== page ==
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Supreme Court seeks public opinion on lawyers and pot dispensaries

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    In this Nov. 7

KAILUA-KONA >> The Hawaii Supreme Court is seeking public input on whether lawyers should be allowed to represent medical marijuana dispensaries that are legal under state law but not federal statutes.

A proposed change to the court’s rules of professional conduct would allow attorneys to counsel clients on actions “expressly permitted” by Hawaii law, but that they must also warn their clients about legal consequences under other applicable laws, West Hawaii Today reported.

“It’s about time. Especially since they’re supposed to start accepting applications in January,” Rep. Joy San Buenaventura said Monday.

The Puna Democrat was on the House-Senate conference committee that finalized the dispensary bill.

“Everybody needs time to get their ducks in a row,” she said.

Two high-profile attorneys recently complained that the court’s Disciplinary Board interprets the law in a way that makes lawyers working for would-be dispensaries complicit in breaking federal law.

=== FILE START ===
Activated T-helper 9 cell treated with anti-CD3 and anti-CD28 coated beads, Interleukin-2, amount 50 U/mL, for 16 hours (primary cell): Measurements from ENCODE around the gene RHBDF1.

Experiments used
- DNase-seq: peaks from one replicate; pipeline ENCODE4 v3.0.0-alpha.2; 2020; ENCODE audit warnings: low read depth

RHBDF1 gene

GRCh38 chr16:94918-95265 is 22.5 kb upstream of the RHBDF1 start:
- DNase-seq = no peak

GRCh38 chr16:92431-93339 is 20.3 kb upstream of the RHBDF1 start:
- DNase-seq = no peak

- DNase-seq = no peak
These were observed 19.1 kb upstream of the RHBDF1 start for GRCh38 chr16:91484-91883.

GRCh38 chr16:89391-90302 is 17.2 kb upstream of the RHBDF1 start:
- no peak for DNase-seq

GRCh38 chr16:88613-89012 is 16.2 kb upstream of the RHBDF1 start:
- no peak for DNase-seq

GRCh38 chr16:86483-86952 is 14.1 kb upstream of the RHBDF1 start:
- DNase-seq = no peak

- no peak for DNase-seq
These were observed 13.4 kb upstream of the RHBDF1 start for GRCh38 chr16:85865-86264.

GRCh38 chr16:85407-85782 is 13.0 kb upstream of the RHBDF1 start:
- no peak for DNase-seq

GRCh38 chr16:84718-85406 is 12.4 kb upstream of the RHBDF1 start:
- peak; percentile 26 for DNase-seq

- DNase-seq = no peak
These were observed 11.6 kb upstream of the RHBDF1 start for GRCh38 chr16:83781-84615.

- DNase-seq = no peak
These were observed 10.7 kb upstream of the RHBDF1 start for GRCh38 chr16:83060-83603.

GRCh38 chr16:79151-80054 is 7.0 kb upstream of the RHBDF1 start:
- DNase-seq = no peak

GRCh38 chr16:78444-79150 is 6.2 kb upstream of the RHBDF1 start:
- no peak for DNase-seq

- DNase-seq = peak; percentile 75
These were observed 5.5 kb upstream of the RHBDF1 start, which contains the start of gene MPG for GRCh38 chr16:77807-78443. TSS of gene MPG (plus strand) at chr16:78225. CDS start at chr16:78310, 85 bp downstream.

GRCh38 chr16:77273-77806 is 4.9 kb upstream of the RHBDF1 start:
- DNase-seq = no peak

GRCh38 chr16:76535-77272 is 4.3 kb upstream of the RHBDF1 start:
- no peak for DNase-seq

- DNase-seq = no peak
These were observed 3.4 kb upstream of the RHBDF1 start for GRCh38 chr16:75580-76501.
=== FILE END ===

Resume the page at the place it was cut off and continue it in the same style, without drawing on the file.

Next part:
They said the current rules are unfair to businesses looking to compete for the eight available dispensary licenses in the state.

“It is not surprising that many interested parties have consulted with lawyers for advice and assistance,” said former state Attorney General David Louie in a Sept. 21 letter to the Supreme Court. “The involvement of lawyers in a high-profile, heavily regulated area of first impression is both necessary and desirable. It is clearly in the public interest that prospective licensees comply with all the laws.”

Comments will be accepted until Oct. 16 at the Judiciary Communications and Community Relations Office.

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